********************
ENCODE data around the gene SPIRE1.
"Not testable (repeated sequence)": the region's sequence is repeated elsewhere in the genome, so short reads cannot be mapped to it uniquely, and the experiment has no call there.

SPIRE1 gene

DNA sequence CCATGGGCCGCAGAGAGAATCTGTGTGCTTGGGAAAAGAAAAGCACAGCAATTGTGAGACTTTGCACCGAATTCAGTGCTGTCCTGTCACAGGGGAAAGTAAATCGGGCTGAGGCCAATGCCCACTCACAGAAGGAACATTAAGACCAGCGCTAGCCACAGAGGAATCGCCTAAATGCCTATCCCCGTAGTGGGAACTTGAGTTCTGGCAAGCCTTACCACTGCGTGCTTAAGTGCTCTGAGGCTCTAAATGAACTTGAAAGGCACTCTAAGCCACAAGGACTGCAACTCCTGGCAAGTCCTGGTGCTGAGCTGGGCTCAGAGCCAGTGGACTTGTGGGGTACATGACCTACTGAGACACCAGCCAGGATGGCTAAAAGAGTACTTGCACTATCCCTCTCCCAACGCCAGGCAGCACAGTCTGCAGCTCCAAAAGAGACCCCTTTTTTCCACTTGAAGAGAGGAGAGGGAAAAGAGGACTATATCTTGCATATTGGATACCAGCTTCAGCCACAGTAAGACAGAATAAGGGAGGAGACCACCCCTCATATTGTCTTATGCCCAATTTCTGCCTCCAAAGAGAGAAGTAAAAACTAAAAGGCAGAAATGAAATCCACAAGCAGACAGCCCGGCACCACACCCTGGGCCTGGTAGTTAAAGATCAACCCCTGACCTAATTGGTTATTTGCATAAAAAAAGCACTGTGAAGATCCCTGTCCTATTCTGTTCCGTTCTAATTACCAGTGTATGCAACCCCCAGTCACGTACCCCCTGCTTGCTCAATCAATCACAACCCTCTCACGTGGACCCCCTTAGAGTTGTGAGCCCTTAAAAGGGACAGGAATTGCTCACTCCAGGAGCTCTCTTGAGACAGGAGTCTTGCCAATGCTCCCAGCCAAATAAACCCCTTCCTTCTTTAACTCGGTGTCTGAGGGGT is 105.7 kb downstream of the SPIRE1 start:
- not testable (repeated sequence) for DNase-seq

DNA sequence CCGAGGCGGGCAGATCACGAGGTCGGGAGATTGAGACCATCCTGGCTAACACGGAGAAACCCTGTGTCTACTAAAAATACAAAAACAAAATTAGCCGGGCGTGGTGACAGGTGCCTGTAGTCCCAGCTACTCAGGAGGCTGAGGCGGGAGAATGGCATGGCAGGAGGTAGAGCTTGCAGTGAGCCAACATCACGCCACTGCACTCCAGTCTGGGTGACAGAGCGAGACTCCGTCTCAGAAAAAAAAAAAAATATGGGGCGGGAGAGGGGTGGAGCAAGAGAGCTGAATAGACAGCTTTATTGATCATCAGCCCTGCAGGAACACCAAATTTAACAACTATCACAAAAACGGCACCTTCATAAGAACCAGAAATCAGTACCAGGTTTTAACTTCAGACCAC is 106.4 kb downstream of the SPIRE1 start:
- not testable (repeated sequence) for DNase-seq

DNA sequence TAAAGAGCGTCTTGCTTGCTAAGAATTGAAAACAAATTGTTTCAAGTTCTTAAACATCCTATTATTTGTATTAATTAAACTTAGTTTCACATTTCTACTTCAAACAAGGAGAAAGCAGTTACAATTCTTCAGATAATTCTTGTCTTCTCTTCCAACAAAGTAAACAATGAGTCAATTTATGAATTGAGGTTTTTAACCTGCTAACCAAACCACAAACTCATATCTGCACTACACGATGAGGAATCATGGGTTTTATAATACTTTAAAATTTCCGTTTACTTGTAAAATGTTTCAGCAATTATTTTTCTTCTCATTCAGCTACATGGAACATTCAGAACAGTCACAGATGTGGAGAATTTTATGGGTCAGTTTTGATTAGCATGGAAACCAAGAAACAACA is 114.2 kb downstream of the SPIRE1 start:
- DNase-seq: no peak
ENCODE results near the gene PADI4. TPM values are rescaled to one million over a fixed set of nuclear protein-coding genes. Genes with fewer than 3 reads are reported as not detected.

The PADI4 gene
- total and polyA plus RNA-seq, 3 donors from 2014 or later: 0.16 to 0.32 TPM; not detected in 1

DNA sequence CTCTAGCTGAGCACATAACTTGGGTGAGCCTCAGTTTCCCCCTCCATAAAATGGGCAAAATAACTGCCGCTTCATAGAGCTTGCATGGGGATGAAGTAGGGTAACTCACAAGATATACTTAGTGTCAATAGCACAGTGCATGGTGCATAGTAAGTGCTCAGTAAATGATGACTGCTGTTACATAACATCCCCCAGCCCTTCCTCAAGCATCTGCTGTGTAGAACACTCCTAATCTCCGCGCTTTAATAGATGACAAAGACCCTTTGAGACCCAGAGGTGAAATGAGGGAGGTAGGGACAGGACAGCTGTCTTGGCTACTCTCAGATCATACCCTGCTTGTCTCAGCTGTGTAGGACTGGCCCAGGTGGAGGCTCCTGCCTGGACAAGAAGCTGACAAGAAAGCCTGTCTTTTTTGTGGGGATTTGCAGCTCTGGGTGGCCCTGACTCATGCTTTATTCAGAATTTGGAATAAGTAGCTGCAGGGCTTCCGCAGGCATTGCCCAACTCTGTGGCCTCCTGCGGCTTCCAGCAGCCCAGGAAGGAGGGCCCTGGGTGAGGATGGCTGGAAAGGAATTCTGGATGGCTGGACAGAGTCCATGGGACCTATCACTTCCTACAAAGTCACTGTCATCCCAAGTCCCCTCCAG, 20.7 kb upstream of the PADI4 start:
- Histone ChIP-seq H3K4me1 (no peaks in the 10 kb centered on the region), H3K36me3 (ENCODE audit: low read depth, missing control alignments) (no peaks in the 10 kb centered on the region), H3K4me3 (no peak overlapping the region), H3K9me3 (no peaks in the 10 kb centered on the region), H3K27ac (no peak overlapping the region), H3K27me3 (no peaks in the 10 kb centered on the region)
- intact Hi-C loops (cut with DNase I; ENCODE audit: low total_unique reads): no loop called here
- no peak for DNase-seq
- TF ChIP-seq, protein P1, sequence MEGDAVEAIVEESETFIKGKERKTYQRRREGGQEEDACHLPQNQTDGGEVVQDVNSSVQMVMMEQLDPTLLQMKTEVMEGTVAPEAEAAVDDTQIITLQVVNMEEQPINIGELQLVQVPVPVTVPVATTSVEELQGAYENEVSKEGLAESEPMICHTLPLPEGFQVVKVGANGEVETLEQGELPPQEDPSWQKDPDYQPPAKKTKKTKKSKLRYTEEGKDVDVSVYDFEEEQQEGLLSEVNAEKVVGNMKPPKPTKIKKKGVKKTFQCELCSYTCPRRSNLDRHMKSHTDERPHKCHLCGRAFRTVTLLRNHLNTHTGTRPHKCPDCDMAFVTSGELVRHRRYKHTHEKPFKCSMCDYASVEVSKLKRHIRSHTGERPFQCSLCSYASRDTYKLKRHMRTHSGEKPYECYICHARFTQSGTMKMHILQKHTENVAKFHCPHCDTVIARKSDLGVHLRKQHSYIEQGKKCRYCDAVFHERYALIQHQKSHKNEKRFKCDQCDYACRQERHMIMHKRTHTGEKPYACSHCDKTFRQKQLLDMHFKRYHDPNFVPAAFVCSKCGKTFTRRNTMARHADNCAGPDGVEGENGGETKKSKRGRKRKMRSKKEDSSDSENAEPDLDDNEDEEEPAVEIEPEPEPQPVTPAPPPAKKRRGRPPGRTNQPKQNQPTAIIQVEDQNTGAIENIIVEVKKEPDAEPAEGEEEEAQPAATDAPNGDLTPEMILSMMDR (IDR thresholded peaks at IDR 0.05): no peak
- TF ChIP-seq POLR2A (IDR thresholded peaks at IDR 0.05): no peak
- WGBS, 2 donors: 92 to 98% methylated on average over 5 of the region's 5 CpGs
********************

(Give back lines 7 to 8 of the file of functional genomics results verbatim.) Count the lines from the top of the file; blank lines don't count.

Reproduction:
- not testable (repeated sequence) for DNase-seq

DNA sequence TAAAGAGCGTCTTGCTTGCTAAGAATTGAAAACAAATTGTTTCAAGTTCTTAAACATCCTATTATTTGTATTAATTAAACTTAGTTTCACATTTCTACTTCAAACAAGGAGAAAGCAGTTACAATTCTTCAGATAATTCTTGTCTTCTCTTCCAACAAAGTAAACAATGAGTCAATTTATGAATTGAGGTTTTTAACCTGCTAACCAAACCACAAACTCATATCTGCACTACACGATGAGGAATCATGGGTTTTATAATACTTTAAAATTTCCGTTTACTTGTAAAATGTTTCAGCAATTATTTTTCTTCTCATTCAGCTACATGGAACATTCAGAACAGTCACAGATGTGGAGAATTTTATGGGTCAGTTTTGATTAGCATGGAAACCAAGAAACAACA is 114.2 kb downstream of the SPIRE1 start: